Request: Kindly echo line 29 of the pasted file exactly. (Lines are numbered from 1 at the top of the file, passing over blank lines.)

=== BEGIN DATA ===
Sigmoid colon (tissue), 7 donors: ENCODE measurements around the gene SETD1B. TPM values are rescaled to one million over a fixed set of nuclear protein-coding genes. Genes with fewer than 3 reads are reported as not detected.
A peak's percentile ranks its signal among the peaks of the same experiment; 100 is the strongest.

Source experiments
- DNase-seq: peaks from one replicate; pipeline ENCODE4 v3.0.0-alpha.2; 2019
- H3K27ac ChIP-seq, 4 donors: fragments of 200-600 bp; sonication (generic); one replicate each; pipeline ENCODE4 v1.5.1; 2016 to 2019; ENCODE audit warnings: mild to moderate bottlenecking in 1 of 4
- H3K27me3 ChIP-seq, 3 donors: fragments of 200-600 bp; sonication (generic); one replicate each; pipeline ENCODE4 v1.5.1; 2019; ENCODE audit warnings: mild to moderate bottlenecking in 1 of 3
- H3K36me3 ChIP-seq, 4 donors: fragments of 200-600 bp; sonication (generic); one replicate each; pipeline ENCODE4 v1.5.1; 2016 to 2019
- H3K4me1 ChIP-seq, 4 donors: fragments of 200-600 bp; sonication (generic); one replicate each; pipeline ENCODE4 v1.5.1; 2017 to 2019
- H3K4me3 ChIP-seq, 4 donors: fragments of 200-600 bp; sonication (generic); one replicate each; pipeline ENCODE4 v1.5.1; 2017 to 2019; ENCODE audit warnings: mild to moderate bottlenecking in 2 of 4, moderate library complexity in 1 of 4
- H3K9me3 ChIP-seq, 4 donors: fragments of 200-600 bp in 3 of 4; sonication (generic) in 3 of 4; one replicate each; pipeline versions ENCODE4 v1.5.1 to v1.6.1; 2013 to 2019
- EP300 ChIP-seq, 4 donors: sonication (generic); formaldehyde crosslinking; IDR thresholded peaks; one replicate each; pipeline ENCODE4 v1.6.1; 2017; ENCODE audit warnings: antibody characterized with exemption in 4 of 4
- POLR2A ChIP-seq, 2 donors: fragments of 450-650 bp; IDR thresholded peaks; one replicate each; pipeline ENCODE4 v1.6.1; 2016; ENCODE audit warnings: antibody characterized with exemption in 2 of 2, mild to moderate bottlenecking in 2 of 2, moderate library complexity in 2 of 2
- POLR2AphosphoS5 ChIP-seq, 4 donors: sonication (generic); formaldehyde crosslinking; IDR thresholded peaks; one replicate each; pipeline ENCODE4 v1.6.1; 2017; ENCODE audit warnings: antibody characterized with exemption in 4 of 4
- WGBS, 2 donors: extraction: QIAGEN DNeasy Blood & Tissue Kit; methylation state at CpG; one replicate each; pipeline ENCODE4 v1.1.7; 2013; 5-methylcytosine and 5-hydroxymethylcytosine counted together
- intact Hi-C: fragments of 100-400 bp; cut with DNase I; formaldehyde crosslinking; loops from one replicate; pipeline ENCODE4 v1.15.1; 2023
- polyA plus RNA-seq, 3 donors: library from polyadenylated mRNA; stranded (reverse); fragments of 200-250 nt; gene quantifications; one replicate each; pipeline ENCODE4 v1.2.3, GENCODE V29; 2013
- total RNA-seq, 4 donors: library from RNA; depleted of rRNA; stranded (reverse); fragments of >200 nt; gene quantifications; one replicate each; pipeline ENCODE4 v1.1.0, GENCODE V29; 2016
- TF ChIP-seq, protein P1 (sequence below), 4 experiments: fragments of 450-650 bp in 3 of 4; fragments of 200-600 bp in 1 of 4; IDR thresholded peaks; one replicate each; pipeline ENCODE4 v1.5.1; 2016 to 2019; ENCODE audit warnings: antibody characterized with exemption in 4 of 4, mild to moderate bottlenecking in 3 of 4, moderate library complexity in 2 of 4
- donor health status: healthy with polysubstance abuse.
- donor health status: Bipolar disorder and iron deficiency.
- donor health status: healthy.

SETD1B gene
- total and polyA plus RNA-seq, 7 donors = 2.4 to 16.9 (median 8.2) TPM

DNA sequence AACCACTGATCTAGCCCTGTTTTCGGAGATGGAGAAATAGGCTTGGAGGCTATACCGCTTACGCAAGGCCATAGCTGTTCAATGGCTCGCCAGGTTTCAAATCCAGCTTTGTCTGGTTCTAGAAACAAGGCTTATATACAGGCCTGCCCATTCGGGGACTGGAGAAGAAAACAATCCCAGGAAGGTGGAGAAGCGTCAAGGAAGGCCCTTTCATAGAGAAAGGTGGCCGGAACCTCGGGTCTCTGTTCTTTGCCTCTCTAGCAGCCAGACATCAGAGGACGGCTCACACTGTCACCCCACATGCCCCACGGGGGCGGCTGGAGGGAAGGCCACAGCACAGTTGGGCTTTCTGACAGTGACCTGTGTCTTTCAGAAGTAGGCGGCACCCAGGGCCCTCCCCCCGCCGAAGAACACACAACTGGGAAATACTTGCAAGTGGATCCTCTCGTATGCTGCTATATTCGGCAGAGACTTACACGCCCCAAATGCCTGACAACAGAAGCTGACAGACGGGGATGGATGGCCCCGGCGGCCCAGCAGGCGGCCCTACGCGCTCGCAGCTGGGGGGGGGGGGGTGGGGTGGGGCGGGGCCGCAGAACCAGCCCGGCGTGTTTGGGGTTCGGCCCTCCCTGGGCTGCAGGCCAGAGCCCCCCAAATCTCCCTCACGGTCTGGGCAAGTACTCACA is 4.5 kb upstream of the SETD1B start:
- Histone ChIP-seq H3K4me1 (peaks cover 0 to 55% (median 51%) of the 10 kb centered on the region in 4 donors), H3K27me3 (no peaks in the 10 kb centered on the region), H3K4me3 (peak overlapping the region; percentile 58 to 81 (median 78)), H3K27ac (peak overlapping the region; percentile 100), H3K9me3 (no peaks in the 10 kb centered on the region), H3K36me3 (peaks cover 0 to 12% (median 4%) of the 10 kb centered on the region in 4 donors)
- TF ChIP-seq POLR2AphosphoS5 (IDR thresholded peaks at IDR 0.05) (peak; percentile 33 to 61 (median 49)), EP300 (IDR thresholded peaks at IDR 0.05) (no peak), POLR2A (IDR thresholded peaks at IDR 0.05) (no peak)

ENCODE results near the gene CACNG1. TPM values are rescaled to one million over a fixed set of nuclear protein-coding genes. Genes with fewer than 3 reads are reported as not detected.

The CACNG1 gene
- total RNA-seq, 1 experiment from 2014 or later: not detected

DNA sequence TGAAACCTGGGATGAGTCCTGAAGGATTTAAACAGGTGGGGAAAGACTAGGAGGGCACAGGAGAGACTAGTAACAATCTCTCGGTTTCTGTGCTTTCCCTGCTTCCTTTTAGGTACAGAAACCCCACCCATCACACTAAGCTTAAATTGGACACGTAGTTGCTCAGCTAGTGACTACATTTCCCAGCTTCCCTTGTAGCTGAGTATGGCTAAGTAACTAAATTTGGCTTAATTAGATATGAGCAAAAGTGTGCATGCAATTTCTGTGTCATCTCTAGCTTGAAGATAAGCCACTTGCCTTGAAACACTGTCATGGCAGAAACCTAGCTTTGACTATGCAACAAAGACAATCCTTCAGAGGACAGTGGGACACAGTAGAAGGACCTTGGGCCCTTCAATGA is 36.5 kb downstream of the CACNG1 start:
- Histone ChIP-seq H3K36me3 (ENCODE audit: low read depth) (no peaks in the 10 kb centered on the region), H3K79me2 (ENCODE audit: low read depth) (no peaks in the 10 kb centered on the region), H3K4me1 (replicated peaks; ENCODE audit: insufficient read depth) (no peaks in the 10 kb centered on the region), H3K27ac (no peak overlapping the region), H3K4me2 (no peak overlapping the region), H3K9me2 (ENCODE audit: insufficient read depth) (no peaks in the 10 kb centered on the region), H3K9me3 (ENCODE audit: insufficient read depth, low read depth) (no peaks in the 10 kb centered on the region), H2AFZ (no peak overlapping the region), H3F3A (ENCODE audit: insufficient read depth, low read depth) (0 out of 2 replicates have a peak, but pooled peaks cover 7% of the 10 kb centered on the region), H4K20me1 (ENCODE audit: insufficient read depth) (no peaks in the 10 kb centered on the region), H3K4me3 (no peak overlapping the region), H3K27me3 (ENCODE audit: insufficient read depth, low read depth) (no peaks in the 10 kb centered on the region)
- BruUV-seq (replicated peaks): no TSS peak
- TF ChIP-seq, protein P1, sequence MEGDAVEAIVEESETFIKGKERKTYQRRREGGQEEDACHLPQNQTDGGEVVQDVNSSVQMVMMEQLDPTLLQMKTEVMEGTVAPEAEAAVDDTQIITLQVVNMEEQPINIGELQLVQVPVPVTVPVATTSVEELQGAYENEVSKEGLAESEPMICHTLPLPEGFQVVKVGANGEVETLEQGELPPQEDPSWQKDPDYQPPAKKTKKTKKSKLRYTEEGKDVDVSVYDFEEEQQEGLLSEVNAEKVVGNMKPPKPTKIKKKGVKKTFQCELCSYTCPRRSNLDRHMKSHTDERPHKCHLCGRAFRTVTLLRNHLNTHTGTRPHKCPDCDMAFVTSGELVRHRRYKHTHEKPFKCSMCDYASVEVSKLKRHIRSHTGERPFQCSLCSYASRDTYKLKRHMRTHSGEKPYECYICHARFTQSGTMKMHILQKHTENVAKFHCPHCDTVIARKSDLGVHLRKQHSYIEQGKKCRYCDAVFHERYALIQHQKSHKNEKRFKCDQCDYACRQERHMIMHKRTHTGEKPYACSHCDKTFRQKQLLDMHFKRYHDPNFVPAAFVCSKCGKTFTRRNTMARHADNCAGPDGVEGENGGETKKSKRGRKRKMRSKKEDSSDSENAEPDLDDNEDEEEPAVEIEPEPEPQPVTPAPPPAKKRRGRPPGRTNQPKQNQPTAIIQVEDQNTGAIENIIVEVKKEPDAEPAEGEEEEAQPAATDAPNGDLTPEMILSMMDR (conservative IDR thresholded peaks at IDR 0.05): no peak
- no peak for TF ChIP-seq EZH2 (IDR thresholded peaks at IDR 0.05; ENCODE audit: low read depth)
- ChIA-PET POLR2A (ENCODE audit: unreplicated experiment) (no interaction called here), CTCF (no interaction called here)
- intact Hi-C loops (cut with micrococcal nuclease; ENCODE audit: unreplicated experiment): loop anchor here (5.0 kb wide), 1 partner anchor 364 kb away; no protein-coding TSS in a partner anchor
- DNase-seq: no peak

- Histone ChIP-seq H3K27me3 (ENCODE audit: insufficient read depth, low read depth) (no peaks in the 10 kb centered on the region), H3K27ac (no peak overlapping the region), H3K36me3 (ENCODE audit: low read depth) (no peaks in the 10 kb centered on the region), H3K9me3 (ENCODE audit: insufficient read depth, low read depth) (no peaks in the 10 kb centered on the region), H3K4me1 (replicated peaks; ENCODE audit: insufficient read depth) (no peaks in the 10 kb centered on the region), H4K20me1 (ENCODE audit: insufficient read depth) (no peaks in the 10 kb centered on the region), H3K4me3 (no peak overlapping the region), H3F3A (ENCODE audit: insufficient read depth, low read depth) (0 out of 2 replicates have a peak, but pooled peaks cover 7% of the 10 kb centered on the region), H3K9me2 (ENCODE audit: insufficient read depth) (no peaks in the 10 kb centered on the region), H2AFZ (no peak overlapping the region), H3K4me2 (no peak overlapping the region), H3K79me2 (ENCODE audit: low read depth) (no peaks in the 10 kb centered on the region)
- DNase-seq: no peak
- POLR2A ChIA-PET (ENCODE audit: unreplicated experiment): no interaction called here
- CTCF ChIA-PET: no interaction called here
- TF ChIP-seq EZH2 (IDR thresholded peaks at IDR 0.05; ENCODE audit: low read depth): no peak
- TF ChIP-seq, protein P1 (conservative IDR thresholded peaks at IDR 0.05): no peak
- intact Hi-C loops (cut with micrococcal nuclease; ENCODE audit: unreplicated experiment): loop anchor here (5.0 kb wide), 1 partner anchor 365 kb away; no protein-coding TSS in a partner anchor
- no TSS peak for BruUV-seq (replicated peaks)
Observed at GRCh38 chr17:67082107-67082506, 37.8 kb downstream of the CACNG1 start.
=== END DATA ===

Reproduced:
- total RNA-seq, 1 experiment from 2014 or later: not detected